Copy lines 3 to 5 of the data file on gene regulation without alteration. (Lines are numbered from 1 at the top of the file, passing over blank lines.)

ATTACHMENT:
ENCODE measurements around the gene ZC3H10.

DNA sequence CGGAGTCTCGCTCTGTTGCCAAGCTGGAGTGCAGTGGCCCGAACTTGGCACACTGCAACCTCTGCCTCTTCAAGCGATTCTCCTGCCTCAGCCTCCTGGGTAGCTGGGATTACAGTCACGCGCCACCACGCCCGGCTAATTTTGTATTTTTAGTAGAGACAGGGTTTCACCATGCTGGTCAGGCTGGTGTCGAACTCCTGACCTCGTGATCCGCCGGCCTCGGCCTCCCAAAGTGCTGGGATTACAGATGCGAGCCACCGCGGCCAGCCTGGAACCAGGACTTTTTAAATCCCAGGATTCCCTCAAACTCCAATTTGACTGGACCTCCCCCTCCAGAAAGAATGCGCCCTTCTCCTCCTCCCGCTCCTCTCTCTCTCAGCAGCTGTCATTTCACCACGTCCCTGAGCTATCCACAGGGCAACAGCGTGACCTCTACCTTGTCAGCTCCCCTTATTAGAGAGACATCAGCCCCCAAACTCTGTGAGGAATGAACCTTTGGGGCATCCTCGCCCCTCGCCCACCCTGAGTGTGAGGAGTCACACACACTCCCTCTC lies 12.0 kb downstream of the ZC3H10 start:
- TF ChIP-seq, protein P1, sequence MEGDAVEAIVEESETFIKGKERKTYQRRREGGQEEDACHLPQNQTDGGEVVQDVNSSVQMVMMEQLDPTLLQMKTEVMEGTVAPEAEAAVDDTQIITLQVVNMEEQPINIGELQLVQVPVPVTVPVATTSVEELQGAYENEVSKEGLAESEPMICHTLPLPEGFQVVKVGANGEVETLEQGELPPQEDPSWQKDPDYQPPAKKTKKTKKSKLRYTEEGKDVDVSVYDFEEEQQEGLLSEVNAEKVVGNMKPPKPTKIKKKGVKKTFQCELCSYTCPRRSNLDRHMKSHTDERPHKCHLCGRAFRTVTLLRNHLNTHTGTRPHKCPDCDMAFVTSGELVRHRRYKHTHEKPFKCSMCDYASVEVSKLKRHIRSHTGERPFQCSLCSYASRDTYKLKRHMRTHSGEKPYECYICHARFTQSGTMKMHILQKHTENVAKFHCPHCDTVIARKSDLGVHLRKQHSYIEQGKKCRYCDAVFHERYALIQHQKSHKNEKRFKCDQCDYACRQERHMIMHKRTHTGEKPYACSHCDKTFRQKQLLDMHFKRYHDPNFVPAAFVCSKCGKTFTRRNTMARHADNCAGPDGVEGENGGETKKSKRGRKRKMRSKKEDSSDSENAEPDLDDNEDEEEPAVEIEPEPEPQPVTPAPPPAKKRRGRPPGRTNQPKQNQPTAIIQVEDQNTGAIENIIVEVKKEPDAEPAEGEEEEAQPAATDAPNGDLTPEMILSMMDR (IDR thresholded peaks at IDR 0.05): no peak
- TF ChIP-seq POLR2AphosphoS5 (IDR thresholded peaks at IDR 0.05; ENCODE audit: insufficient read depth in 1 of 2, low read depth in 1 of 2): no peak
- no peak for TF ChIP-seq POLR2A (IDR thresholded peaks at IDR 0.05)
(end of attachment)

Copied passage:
- TF ChIP-seq, protein P1, sequence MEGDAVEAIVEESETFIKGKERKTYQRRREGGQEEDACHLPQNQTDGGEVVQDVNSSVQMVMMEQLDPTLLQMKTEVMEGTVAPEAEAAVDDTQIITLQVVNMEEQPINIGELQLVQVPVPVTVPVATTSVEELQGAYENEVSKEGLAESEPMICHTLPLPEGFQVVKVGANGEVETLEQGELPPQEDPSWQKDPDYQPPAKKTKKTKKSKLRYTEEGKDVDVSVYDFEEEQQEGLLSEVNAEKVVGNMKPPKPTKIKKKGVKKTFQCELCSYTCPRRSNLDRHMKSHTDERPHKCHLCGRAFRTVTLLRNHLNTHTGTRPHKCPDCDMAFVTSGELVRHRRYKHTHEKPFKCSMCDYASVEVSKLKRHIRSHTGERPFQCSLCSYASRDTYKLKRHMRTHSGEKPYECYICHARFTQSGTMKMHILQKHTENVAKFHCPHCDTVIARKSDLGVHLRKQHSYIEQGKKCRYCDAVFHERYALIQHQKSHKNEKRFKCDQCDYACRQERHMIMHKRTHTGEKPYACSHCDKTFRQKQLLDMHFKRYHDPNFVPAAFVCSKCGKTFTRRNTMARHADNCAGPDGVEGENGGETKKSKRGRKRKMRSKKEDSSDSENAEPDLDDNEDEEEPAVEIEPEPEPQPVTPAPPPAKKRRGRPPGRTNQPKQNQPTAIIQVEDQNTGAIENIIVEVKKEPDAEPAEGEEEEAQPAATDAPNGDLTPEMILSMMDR (IDR thresholded peaks at IDR 0.05): no peak
- TF ChIP-seq POLR2AphosphoS5 (IDR thresholded peaks at IDR 0.05; ENCODE audit: insufficient read depth in 1 of 2, low read depth in 1 of 2): no peak
- no peak for TF ChIP-seq POLR2A (IDR thresholded peaks at IDR 0.05)